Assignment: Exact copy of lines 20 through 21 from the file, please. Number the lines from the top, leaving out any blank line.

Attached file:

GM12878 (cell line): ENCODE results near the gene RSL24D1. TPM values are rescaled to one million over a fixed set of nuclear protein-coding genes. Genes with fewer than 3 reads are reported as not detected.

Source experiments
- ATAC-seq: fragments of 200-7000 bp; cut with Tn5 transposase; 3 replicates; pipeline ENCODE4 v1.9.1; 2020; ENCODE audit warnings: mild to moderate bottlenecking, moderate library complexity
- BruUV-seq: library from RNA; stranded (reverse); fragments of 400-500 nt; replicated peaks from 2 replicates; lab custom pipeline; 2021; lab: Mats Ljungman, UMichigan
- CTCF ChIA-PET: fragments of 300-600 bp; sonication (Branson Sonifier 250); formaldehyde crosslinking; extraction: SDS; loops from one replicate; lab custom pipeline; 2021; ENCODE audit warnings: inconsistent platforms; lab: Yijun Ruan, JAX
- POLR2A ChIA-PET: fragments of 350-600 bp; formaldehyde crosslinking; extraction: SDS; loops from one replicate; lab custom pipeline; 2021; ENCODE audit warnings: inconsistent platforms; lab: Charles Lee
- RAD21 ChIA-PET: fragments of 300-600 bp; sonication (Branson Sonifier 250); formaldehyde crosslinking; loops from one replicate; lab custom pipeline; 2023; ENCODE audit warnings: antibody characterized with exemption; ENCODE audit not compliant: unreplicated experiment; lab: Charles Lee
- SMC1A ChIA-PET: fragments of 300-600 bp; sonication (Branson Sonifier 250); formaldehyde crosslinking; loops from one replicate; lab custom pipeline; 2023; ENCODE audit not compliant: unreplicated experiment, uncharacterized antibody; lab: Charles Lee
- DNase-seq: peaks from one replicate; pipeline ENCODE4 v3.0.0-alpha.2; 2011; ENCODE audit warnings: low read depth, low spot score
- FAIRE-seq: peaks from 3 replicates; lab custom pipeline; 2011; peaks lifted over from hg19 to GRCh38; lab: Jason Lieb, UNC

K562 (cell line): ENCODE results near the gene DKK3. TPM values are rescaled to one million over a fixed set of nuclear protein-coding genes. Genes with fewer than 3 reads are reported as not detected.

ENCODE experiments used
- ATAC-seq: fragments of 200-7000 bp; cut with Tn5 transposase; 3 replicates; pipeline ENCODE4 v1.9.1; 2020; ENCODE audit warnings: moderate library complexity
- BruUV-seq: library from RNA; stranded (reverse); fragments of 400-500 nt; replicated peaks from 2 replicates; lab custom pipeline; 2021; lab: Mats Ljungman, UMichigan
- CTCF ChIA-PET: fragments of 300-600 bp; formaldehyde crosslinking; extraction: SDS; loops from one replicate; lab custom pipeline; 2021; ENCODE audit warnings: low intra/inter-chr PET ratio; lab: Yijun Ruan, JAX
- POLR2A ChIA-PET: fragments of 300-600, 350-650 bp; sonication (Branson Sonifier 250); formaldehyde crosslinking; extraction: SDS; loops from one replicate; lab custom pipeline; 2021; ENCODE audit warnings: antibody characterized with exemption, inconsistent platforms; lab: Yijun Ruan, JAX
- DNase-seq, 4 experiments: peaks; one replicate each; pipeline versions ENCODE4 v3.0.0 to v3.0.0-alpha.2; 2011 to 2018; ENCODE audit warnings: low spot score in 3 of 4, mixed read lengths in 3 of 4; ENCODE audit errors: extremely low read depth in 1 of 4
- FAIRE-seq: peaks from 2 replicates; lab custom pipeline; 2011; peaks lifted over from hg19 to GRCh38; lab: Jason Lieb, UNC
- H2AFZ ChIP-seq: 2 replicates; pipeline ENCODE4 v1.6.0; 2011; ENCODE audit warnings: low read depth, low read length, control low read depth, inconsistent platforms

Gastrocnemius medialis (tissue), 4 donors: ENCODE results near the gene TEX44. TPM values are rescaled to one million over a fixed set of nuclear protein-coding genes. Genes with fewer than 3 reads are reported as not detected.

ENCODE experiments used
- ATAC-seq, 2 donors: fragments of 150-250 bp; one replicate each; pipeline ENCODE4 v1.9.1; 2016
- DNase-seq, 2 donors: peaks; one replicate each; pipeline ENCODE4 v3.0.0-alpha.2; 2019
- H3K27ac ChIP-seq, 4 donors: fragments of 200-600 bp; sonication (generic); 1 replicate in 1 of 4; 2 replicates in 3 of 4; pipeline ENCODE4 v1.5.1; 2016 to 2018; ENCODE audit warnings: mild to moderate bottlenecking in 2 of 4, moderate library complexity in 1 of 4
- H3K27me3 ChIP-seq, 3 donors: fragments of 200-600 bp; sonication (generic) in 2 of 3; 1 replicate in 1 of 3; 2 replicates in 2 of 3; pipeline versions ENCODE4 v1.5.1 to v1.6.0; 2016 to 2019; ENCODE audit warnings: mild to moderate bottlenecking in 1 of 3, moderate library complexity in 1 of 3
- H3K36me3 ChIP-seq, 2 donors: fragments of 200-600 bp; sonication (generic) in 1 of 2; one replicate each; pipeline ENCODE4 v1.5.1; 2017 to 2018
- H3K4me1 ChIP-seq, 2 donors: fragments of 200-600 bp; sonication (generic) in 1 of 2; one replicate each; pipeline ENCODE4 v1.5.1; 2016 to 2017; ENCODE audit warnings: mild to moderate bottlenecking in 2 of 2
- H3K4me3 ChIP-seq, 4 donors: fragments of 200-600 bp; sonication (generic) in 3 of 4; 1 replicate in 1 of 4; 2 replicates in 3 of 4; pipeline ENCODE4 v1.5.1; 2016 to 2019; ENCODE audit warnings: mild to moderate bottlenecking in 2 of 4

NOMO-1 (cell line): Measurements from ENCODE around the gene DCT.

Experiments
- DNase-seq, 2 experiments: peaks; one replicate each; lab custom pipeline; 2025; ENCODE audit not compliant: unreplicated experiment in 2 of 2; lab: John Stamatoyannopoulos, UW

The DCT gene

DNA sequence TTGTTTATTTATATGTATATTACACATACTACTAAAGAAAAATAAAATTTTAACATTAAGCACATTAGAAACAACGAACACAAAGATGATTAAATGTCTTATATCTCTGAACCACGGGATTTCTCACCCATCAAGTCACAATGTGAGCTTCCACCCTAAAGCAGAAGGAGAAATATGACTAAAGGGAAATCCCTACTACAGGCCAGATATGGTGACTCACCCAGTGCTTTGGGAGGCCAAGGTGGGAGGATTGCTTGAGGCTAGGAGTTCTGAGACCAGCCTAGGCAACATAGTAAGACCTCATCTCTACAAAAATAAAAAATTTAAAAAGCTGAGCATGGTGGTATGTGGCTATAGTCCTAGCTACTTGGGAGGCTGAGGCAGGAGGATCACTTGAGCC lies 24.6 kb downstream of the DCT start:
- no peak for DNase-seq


Gastrocnemius medialis (tissue), 4 donors: ENCODE results near the gene TEX44. TPM values are rescaled to one million over a fixed set of nuclear protein-coding genes. Genes with fewer than 3 reads are reported as not detected.

ENCODE experiments used